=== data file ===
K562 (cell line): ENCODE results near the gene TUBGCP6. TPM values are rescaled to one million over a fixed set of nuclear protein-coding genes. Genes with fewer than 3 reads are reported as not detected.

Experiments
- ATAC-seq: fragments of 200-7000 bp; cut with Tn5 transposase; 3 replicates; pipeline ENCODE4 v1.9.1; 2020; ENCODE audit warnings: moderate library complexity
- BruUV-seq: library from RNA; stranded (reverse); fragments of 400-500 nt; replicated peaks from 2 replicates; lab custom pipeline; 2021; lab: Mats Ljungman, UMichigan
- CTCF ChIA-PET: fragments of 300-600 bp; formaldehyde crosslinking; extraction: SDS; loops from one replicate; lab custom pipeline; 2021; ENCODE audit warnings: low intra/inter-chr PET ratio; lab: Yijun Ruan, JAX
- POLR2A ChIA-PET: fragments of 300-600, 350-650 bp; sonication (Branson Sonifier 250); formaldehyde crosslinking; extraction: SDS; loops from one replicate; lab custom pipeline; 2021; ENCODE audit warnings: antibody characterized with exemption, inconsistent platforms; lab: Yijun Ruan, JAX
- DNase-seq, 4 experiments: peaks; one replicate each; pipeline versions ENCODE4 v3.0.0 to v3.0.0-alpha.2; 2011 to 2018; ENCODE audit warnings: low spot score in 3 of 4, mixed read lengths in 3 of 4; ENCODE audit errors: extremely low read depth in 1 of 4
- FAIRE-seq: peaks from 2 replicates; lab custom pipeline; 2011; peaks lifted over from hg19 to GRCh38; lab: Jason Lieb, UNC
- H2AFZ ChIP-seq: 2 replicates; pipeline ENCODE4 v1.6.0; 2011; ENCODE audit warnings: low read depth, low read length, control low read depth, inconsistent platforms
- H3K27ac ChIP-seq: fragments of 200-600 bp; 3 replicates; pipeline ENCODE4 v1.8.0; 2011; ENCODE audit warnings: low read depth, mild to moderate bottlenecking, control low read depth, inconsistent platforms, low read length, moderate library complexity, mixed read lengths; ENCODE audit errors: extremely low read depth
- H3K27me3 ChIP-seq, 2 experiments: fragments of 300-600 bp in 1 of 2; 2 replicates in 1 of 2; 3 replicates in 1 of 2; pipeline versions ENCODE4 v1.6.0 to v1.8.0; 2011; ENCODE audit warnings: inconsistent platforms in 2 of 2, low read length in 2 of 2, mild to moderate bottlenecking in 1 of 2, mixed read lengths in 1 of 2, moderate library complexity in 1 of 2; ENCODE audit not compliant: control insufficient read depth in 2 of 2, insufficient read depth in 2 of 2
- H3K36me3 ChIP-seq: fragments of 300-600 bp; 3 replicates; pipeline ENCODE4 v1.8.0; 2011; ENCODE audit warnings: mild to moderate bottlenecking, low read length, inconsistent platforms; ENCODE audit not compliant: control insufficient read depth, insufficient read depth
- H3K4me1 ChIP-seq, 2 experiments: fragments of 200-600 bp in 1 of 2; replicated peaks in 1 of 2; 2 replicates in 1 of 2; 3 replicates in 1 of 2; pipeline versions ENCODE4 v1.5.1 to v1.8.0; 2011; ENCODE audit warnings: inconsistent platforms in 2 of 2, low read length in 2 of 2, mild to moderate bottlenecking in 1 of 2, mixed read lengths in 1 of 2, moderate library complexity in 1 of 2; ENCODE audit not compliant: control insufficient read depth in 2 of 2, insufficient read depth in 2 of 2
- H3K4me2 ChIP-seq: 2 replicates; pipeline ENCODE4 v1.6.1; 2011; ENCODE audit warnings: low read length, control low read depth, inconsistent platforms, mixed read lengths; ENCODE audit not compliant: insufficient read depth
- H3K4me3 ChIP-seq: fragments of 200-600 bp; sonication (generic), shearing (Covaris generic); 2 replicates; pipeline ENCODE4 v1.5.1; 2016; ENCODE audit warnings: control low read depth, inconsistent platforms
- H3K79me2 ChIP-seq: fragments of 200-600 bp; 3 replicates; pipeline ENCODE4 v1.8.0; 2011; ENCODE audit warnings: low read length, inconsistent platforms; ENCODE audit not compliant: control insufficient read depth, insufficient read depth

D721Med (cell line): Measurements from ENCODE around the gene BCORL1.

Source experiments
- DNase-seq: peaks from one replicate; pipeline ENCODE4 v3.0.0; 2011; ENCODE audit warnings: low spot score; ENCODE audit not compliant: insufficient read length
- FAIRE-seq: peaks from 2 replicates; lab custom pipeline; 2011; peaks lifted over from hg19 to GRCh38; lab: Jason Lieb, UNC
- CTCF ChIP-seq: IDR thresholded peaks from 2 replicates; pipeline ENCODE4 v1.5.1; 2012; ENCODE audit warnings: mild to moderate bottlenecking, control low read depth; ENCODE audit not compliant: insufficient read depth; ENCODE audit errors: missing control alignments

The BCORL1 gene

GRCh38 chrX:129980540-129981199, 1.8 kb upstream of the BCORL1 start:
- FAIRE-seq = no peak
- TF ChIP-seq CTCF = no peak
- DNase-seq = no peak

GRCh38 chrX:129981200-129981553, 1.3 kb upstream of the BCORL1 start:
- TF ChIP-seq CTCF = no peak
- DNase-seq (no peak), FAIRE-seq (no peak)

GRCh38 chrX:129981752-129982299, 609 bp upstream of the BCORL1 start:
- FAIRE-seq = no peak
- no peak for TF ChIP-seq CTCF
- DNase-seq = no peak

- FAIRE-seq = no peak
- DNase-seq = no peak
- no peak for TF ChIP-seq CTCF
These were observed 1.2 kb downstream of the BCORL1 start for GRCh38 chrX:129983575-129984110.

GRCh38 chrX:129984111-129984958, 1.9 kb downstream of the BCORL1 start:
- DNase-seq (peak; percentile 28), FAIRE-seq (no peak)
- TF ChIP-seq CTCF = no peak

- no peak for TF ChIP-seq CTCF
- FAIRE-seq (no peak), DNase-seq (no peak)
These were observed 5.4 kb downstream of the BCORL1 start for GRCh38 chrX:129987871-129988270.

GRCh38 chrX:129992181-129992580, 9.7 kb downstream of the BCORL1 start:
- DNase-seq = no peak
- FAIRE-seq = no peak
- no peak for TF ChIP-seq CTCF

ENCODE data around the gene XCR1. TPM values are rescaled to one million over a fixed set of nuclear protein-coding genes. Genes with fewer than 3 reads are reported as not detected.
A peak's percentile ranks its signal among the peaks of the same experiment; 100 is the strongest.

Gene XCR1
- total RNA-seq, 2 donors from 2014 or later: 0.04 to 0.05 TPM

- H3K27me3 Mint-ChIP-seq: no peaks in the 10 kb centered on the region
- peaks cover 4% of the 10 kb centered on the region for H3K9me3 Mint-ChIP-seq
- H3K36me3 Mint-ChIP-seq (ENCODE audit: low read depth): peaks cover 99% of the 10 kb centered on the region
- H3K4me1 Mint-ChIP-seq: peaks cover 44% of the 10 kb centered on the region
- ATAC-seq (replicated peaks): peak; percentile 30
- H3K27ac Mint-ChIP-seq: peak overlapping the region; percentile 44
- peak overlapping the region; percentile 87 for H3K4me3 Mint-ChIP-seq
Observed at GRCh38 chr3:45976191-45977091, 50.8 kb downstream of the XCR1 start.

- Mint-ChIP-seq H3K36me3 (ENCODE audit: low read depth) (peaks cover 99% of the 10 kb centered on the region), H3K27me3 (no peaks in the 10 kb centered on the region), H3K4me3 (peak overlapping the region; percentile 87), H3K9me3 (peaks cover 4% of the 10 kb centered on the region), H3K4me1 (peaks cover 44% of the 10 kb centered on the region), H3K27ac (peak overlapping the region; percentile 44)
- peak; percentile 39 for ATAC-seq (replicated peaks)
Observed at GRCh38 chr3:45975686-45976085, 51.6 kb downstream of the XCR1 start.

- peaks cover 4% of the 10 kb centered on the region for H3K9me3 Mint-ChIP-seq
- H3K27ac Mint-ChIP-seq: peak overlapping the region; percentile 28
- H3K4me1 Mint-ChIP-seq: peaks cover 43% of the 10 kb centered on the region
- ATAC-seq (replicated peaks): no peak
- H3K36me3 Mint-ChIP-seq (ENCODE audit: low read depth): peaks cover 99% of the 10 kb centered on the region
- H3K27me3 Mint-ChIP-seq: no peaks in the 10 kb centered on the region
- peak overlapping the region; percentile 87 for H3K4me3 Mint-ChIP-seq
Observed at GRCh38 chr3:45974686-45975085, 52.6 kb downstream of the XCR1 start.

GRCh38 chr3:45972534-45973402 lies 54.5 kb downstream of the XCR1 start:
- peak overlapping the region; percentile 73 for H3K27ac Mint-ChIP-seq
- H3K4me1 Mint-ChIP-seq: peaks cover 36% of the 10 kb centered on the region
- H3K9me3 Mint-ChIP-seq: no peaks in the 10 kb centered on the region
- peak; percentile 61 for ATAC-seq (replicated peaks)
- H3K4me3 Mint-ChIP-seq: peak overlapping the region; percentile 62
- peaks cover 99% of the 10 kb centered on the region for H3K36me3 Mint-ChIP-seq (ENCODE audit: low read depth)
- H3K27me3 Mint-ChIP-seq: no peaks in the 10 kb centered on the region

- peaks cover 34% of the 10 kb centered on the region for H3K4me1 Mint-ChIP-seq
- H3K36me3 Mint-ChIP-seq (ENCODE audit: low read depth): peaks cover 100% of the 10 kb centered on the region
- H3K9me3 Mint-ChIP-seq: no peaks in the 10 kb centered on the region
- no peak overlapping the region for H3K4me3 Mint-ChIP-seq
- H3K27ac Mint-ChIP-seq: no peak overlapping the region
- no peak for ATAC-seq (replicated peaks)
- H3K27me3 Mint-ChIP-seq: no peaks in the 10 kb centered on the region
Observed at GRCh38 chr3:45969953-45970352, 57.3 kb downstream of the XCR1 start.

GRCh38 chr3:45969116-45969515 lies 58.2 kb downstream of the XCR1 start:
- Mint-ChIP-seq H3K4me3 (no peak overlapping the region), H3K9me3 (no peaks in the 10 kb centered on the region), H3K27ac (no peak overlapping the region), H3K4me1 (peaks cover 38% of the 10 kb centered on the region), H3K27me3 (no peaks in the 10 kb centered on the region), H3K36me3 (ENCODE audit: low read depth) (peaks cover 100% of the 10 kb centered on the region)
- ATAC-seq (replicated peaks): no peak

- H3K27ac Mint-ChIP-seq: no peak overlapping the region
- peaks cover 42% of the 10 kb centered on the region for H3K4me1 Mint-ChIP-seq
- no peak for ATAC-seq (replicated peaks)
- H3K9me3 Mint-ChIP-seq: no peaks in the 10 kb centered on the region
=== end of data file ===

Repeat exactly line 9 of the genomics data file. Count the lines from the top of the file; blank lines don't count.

- H2AFZ ChIP-seq: 2 replicates; pipeline ENCODE4 v1.6.0; 2011; ENCODE audit warnings: low read depth, low read length, control low read depth, inconsistent platforms